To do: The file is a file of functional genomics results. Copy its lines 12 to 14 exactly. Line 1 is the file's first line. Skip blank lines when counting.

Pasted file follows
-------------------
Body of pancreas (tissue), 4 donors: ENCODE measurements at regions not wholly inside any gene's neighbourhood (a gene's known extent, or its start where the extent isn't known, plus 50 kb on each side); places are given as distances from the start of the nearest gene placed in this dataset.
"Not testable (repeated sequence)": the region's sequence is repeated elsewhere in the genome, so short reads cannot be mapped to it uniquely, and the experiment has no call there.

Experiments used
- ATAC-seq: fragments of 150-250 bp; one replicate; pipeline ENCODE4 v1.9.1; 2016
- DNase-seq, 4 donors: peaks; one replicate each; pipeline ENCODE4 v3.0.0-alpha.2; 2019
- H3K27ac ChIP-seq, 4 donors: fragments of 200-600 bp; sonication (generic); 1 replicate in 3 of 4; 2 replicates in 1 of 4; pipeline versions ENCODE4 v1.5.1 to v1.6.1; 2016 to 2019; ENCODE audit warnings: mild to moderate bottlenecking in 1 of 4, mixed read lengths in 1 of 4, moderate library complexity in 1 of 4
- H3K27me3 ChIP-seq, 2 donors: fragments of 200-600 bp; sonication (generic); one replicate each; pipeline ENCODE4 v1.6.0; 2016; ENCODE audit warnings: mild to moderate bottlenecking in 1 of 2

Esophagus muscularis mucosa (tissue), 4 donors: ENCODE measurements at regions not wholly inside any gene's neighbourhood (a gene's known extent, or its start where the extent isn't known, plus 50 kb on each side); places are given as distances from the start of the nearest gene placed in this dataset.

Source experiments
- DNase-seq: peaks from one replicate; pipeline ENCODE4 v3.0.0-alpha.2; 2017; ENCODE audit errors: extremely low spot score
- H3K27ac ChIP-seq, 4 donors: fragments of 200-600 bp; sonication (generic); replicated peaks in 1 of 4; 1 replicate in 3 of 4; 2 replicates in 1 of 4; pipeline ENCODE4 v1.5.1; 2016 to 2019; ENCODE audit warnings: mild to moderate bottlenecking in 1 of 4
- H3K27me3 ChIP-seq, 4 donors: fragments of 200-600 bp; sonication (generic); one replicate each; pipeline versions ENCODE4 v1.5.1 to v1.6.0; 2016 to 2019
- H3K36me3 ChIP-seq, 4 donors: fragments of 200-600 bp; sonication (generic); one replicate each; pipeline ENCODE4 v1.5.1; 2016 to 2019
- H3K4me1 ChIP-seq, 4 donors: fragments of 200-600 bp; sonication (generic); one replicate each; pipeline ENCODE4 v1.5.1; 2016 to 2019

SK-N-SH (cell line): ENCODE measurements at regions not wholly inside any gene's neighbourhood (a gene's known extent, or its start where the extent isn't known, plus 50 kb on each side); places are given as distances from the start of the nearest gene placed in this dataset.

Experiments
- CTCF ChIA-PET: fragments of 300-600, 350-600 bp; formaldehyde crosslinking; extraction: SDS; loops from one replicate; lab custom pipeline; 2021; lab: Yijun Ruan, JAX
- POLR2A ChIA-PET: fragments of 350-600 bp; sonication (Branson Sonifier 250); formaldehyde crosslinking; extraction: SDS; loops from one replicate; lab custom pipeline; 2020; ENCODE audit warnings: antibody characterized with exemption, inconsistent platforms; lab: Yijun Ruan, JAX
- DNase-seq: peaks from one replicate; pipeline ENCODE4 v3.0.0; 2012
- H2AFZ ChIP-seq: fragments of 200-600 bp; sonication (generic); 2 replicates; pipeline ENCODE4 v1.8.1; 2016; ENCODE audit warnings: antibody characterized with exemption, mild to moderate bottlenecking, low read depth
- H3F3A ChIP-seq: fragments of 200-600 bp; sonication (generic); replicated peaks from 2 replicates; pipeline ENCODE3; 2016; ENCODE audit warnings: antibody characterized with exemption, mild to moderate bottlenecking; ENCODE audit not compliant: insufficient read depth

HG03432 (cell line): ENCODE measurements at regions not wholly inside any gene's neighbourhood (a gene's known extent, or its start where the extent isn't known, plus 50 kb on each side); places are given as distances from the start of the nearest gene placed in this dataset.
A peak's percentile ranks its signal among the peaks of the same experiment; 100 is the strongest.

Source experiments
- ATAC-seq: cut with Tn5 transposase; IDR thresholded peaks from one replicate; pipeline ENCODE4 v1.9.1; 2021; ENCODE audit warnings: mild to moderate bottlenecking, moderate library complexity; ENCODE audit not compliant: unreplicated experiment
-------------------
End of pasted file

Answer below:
- H3K27me3 ChIP-seq, 4 donors: fragments of 200-600 bp; sonication (generic); one replicate each; pipeline versions ENCODE4 v1.5.1 to v1.6.0; 2016 to 2019
- H3K36me3 ChIP-seq, 4 donors: fragments of 200-600 bp; sonication (generic); one replicate each; pipeline ENCODE4 v1.5.1; 2016 to 2019
- H3K4me1 ChIP-seq, 4 donors: fragments of 200-600 bp; sonication (generic); one replicate each; pipeline ENCODE4 v1.5.1; 2016 to 2019